This project monitors and evaluates Snake River fall Chinook salmon supplementation in the Clearwater River Subbasin and in the mainstem Snake River. Beginning in 2013, two Bonneville Power Administration (BPA) funded fall Chinook monitoring and evaluation (M&E) projects were combined into one for efficiency and to reduce costs. The M&E of Fall Chinook Released Upstream of Lower Granite Dam (project 199801004) was combined with the Nez Perce Tribal Hatchery (NPTH) M&E fall Chinook (project 198335003). Both projects are research and observation projects to determine whether or not artificial propagation can be used to reintroduce, maintain or increase fall Chinook natural production while maintaining the long term fitness of the target population and keeping ecological and genetic impacts on other populations at a minimum. These studies will help determine if supplementation can be used as a tool to help recover the ESA listed Snake River fall Chinook.
Supplementation of the Snake River fall Chinook from Lyons Ferry Hatchery (LFH) began in 1996 with three acclimation facilities constructed upstream of Lower Granite Dam. Acclimation facilities are located on the Snake River at Pittsburg Landing and Captain John Rapids and on the Clearwater River at Big Canyon Creek. Initially, yearling fall Chinook from Lyons Ferry Hatchery were transported, acclimated six weeks, and then released into the Snake and Clearwater rivers. The top priority of the program was to release 450,000 yearling Fall Chinook salmon (150,000 from each facility). Given subsequent increases in fall Chinook returns and production levels, the program has also been acclimating and releasing 1.4 million subyearling fall Chinook salmon annually after yearlings are released.
The NPTH was constructed and began releasing Snake River fall Chinook salmon subyearlings into the Clearwater River subbasin in 2003. Release goals are 500,000 fish directly to the Clearwater River from NPTH near Cherrylane and another 500,000 fish acclimated and released at North Lapwai Valley into Lapwai Creek on the lower Clearwater approximately 12 miles further downstream. Upriver acclimation sites at Lukes Gulch on the S.F. Clearwater River and Cedar Flats on the Selway River each receive 200,000 subyearlings from NPTH for acclimation and release each year.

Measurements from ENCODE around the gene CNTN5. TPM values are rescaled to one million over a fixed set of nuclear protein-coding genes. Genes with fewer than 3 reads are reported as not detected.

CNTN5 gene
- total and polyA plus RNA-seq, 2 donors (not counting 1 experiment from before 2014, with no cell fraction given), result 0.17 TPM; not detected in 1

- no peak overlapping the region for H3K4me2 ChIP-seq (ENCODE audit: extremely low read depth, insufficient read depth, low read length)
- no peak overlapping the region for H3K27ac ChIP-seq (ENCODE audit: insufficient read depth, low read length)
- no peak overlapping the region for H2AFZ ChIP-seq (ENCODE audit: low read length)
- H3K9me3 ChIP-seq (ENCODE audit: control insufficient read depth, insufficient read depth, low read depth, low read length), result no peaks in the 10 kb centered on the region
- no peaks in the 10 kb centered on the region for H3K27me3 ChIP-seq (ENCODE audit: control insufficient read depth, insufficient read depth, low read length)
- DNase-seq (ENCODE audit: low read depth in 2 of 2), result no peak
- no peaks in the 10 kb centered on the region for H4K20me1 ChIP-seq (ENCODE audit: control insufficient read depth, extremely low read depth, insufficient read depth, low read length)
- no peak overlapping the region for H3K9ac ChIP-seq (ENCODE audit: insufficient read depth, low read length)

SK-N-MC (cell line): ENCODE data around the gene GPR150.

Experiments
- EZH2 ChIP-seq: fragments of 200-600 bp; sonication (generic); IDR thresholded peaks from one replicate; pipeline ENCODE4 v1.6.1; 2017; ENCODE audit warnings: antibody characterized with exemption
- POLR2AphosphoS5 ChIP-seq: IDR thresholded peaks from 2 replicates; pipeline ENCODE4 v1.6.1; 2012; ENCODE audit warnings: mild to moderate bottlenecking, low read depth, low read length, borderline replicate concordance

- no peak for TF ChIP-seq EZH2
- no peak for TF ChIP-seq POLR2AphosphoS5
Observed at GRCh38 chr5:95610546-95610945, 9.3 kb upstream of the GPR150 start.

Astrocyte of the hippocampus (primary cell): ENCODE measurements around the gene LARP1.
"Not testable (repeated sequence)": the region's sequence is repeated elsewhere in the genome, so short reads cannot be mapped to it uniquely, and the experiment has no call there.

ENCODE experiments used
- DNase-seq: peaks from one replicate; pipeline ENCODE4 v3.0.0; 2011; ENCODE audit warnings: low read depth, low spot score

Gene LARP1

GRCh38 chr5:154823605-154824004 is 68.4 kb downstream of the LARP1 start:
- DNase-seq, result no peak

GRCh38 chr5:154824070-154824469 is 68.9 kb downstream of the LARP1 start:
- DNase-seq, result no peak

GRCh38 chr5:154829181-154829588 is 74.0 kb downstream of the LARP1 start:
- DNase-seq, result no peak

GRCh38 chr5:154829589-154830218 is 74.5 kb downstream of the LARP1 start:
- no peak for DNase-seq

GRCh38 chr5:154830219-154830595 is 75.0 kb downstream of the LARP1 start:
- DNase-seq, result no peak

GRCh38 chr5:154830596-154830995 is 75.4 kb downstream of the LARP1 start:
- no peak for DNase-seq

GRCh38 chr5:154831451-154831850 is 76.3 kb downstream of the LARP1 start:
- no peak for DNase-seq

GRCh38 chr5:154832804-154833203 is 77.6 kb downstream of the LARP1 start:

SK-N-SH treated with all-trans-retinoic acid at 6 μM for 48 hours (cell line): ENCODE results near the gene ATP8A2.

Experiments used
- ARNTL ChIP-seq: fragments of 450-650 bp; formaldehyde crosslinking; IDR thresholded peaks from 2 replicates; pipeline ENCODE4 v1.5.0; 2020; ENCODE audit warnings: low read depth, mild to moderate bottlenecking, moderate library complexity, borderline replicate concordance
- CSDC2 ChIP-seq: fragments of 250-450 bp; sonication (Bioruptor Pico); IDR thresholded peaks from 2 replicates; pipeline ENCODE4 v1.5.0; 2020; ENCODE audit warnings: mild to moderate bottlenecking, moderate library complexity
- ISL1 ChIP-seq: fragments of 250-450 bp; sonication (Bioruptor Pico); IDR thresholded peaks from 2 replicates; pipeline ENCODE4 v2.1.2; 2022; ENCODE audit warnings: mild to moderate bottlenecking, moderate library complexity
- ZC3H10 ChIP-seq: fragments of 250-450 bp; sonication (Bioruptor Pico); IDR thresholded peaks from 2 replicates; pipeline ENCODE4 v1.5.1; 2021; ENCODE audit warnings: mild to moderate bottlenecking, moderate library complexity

The M&E program examines the performance and status of hatchery and natural fish in the Clearwater River. We coded wire tag and adipose fin clip a representative sample of all fall Chinook hatchery release groups for harvest evaluations and to monitor adult returns. Other biological evaluation points include juvenile survivals to Lower Granite Dam and through the Columbia River hydrosystem using PIT (passive integrated transponder) tags.Another primary function of this project is to conduct aerial fall Chinook salmon spawning surveys on the Clearwater, Grande Ronde, Imnaha and Salmon rivers to measure spawning escapement and distribution.